In his adaptation of a memoir about a male college student who survives gay conversion therapy, Joel Edgerton directs like he acts: solidly, stolidly, without imagination. Boy Erased is not a waste; its vaunted care makes heaving noises at every step. But as the minutes accumulate its cloddishness becomes wearing. A movie depicting social conservative horror of sex, it turns out, is also deathly afraid of gay sex. Continue reading
A gay couple and their adopted black son move into a community close to Tampa Bay. Neighbors didn’t acknowledge them. A mother yanked their daughter away from the boy. Then it escalated:
The yard had been transformed into a graveyard. “CNN,’’ was written on one white cross, with a gruesome gray skull at its base. Other crosses bore the names of Democrats Hillary Clinton, Nancy Pelosi and Chuck Schumer. A firepit contained a jumble of bones and a cross marked “George Soros,’’ the Jewish billionaire who supports liberal causes.
All had been critics of President Donald J. Trump.
Kidd was so appalled that he took to Nextdoor, the social media site on which residents of a neighborhood can post messages, whether offering items for sale or reporting suspicious behavior. Kidd’s message was more pointed.
“This is pathetic,” he said of the graveyard display. “Can’t we take the politics out of Halloween?”
That elicited a quick response: “You’re disgusting. If you don’t like it why don’t you move
Now, a person can put a graven image of Paul Ryan licking Ronald Reagan and there’s nothing you and I can do about it because This is America and so on, but I wouldn’t do it because I don’t want to offend neighbors — indeed, what would be the point of such a display if not to offend?
Decapitated Barbie dolls, dirty laundry, and a van whose interior smelled like thirteen rotting possums. And Sayoc, the Trumpist nut, was an asshole homophobe too.
His former boss at a Fort Lauderdale pizza restaurant said Sayoc, who worked there as a delivery driver during the graveyard shift, would openly mock her for her sexuality and proclaim his love for Adolf Hitler and ethnic cleansing.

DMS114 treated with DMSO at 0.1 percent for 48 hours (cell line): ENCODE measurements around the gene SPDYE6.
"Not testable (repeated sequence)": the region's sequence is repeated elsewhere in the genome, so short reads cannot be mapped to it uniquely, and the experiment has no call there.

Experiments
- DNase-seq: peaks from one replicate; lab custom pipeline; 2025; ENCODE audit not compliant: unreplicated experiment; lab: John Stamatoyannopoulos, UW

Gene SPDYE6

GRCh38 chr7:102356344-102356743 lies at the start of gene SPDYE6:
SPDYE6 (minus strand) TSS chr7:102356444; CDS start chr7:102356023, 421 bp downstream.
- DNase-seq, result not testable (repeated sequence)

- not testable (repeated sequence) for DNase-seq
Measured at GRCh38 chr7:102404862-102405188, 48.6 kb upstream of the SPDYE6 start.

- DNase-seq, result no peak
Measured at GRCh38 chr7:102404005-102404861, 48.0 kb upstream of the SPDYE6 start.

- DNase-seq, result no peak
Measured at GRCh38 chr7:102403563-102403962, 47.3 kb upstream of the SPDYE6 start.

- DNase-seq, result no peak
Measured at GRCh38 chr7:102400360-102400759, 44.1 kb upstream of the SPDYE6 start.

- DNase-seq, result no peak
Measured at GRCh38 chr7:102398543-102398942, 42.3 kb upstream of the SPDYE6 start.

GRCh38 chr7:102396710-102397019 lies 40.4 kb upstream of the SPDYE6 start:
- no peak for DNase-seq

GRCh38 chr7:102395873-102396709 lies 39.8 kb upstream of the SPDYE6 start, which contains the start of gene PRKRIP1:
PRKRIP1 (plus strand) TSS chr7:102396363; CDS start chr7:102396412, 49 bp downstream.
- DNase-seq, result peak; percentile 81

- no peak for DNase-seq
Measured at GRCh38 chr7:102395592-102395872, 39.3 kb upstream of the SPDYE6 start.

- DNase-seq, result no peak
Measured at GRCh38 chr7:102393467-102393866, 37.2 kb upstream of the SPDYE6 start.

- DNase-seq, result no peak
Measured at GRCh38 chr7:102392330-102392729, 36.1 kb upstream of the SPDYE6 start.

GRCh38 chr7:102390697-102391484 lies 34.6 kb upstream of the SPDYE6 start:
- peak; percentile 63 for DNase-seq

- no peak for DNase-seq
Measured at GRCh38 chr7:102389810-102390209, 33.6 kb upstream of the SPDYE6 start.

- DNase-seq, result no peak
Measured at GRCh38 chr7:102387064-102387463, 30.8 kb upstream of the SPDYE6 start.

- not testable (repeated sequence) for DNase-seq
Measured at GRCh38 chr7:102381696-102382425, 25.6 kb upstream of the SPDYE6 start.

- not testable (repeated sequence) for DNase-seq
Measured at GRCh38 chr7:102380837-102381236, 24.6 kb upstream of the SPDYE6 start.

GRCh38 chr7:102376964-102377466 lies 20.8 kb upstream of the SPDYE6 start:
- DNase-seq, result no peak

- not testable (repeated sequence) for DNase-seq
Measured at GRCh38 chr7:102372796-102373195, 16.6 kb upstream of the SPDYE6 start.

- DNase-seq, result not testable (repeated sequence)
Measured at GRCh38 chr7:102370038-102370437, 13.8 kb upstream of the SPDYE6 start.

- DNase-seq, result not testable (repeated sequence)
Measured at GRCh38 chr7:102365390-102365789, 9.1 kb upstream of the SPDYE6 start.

“When he found out I was a lesbian the second day, he told me I should burn in hell and I was a deformity, that God made a mistake with me and I should go on an island with Hillary Clinton and Rachel Maddow and Ellen Degeneres and President Barack Obama and all the misfits of the world,” said Debra Gureghian, the general manager at New River Pizza & Fresh Kitchen, where Sayoc worked from January 2017 to January 2018.
Gureghian, a lesbian, said she could not fire Sayoc for his racist and bigoted views. She said Sayoc appeared to have a split personality of sorts. In the same breath, the “dependable” employee would call her a pimple on a flea and still loyally follow her every command.
I remind readers that we homosexuals are expected to smile and even laugh off these cracks like Gureghian did; it’s our life. Yet if we called Sayoc a racist we’d have to worry about Sayoc or his friends waiting for me by my car holding a two-by-four.
Mr. Trump is now the leading candidate for president in the Republican primary, which has traditionally been dominated by hopefuls eager to show how deeply conservative they are on social issues like gay rights and marriage.
But Mr. Trump is far more accepting of sexual minorities than his party’s leaders have been. On Thursday, he startled some Republicans by saying on NBC’s “Today” show that he opposed a recently passed North Carolina law that prohibits people from using public bathrooms that do not correspond to the gender they were born with, striking down a Charlotte ordinance.
Two and a half years later, the same newspaper publishes the following revelations:
Now the Department of Health and Human Services is spearheading an effort to establish a legal definition of sex under Title IX, the federal civil rights law that bans gender discrimination in education programs that receive government financial assistance, according to a memo obtained by The New York Times….
…“Sex means a person’s status as male or female based on immutable biological traits identifiable by or before birth,” the department proposed in the memo, which was drafted and has been circulating since last spring. “The sex listed on a person’s birth certificate, as originally issued, shall constitute definitive proof of a person’s sex unless rebutted by reliable genetic evidence.”
The new definition would essentially eradicate federal recognition of the estimated 1.4 million Americans who have opted to recognize themselves — surgically or otherwise — as a gender other than the one they were born into.